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The Milton Measure

Chew Bubble Gum – Don’t Smoke It

by Madeline Barnes on Friday, May 16th, 2014

We all know that nicotine is addictive and principally responsible for the unbreakable-habit of smoking. In 2009, 46.6 million people over 18 years old were active smokers (American Lung Association), impairing their lung functions by inhaling over 7,000 chemicals packed inside a single cigarette. However, in 2003, after realizing the ramifications of smoking as well as the millions of deaths that it causes, Chinese pharmacist Hon Lik introduced the idea of a smoke-free method of satiating one’s nicotine fix by using a “piezoelectric ultrasound-emitting element to vaporize a pressurized jet of liquid containing nicotine diluted in a propylene glycol solution.” This concept not only pleased smokers, but also inspired entrepreneurs. Over the past few years, this invention has been modified — from the addition of a “cartomizer” all the way to the development of e-cigarettes in different flavors. Unfortunately, while inhaling a heated, flavored vapor may seem harmless, most of these devices still deliver nicotine, and there is much debate on whether or not the benefits of e-cigarettes outweigh their drawbacks.

Research has shown that, since the introduction of e-cigarettes, 96% of users have found them helpful in trying to quit smoking. Furthermore, the use of e-cigarettes has decreased the frequency of smoking in 92% of the users. Reducing cigarette consumption not only benefits the smoker by lessening his chance of lung cancer but also reduces the predominance of potentially harmful secondhand smoke.

Although e-cigarettes present several benefits over traditional tobacco based cigarettes, I believe the effects of inhaling vaporized nicotine are not sufficiently understood to be considered safe for consumption. According to Barbara Ferrer, Boston’s Chief of Public Health, “The heart of the matter for us is e-cigarette manufacturers are making claims about the advantages of 
e-cigarettes that haven’t really been established.” On April 29th, the Smoke-Free Air Act was initiated in New York City, placing the smoking of e-cigarettes into the same category of tobacco, banning the electronic devices from any public place where regular cigarettes are prohibited. In response to his ban, New York Health Commissioner Mary Bassett stated, “E-cigarettes are unregulated and rapidly growing in popularity, despite their potential for addiction and unknown health risks.” (Capital New York) I think it is fortunate that e-cigarettes have had a positive impact on a large percentage of smokers trying to give up tobacco products. However, the FDA has recently raised some valid concerns regarding potentially toxic ingredients and may soon impose regulation on these electronic alternatives, requiring a rigorous approval process. Ferrer has further stated that she wants “the FDA to enforce stricter rules on packaging, labeling and testing, which local health departments can’t do.” (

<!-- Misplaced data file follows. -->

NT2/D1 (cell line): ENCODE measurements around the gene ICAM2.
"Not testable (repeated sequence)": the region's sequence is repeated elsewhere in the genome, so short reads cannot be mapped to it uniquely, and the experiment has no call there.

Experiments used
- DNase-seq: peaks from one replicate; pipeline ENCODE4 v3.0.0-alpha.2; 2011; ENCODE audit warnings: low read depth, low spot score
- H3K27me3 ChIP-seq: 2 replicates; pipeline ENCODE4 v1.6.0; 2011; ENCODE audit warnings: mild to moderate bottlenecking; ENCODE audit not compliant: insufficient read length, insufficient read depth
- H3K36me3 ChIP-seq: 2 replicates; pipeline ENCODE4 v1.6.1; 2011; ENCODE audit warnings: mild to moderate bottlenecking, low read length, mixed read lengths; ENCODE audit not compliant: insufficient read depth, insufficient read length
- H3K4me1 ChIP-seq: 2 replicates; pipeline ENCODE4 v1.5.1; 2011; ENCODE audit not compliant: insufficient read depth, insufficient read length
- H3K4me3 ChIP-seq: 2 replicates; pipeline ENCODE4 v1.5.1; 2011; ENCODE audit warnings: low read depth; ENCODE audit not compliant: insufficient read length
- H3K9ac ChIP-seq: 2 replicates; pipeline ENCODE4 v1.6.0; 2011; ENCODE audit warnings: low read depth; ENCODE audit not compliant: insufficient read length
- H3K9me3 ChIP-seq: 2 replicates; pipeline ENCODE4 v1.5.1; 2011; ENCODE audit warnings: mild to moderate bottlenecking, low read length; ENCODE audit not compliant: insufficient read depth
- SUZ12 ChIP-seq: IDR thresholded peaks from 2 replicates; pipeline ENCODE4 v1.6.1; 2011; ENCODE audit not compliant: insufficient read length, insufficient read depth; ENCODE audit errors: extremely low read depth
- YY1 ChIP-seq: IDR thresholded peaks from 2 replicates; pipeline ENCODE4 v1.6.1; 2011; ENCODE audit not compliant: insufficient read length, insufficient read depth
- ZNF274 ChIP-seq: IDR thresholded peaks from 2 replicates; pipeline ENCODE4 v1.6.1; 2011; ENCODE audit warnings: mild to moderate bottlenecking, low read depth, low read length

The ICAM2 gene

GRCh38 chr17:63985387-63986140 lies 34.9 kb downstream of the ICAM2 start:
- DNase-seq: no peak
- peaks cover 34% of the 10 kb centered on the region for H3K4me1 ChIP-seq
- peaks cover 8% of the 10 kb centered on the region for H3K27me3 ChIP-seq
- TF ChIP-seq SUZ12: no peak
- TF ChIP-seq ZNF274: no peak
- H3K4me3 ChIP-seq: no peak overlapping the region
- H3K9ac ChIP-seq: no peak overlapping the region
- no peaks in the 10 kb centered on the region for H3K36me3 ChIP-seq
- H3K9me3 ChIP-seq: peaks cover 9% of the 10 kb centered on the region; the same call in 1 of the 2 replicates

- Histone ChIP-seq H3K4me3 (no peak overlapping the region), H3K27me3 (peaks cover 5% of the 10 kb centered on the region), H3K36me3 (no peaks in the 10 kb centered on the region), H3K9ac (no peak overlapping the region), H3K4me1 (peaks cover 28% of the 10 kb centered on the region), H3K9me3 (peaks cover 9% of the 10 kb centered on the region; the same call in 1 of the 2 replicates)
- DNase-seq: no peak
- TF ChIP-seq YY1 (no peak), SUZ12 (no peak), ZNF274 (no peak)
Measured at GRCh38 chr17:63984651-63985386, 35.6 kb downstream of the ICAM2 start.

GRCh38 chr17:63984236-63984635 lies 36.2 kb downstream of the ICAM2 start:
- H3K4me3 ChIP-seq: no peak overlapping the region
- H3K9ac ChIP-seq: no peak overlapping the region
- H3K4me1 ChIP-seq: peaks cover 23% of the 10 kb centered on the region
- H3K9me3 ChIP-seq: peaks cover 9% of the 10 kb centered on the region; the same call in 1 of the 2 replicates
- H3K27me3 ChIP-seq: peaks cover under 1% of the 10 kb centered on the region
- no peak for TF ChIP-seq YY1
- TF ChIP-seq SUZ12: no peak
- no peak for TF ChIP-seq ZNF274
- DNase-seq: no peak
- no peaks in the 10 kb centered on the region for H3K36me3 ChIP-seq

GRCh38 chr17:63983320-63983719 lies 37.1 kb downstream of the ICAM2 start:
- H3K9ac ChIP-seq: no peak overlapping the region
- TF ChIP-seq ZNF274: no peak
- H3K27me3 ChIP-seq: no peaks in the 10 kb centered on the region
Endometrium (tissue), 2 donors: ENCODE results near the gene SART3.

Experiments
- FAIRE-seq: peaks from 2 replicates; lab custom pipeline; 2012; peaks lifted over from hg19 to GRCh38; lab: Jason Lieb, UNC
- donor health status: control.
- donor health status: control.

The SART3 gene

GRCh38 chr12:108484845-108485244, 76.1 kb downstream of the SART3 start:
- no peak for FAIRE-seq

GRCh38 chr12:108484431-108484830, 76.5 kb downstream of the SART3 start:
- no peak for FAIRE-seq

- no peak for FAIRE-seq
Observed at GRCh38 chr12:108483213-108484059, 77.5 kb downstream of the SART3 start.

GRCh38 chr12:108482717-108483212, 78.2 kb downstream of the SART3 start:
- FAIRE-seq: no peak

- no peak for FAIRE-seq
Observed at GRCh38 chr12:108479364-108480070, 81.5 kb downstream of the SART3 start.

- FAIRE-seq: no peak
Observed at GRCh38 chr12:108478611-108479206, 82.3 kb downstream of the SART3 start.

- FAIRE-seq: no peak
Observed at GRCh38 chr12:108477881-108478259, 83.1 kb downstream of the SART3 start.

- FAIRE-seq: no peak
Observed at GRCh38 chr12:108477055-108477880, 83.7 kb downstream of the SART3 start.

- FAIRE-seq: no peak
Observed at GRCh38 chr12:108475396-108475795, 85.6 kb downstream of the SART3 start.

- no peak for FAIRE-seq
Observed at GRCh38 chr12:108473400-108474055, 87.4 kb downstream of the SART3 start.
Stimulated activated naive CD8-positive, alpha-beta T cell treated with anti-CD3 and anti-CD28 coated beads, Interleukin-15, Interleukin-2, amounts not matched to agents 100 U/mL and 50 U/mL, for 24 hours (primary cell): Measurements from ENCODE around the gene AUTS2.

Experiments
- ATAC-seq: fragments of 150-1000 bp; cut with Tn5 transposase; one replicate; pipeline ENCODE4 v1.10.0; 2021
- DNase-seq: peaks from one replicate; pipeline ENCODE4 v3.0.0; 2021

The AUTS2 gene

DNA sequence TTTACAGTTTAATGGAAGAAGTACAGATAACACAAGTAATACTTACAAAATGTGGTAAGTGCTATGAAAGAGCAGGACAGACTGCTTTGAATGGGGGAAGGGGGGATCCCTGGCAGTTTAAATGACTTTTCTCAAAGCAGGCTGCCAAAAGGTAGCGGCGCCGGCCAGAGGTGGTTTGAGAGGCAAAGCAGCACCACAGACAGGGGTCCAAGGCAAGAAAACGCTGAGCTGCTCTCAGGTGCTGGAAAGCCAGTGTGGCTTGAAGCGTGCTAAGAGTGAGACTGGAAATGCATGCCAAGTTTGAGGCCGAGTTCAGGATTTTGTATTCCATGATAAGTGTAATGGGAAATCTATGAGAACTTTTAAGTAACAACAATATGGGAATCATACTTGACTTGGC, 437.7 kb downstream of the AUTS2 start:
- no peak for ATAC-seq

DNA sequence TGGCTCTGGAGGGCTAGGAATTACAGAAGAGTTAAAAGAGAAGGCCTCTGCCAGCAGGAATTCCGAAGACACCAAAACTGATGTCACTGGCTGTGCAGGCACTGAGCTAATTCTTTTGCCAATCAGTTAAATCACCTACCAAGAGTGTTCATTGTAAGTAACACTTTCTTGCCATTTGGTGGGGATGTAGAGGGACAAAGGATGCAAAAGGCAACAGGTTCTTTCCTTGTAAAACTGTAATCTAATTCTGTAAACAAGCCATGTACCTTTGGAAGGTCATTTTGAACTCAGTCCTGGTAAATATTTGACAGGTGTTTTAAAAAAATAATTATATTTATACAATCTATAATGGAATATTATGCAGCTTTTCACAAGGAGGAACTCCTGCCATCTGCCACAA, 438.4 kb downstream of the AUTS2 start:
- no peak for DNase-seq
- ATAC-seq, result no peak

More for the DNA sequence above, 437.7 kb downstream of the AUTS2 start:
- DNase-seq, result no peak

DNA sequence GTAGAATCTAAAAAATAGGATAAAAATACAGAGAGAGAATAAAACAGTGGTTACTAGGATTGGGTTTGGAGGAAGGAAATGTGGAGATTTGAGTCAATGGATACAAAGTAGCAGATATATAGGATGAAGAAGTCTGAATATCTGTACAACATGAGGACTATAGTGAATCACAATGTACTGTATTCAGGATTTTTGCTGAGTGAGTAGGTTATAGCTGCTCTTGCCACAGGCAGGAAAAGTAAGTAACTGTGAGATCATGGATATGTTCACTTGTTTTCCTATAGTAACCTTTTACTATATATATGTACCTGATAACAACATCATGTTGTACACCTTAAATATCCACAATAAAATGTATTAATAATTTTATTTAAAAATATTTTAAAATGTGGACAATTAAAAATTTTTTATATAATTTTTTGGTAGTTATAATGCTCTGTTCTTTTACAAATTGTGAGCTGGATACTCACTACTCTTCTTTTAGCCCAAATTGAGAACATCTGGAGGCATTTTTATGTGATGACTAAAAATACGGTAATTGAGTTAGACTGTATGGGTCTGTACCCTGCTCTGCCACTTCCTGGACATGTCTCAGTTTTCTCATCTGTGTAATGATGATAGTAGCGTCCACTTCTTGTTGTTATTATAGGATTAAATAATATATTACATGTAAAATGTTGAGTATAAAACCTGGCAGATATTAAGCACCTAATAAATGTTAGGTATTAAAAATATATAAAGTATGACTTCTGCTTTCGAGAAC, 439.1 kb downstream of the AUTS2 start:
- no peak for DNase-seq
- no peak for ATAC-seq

Avoiding the temptation to smoke conventional cigarettes may be easy for adolescents and young adults for fear of contracting diseases such as lung-cancer by inhaling smoke; however, e-cigarettes “are products that are aimed at young people — why else would you flavor your product bubblegum flavor?” (Barbara Ferre) Manufacturers of e-cigarettes have come out with a variety of flavors such as hazelnut, kiwi, cream soda, and strawberry, thus enticing teens to try their product. While e-cigarettes do not produce actual smoke as in burning tobacco, their inhalable vapor is still the basis for a nicotine addiction.

For those who are addicted to smoking regular cigarettes and feel no compulsion to quit, e-cigarettes may be a better alternative. Unfortunately, flavor options and unregulated advertising towards teens could encourage adolescents to start smoking and to inhale potentially unsafe chemicals, initiating nicotine addiction. In conclusion, if you are in the mood for some bubble gum, chew it — don’t smoke it.

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Posted by Madeline Barnes on May 16 2014. Filed under More Opinion, Opinion, Recent Opinion. You can follow any responses to this entry through the RSS 2.0. You can leave a response or trackback to this entry

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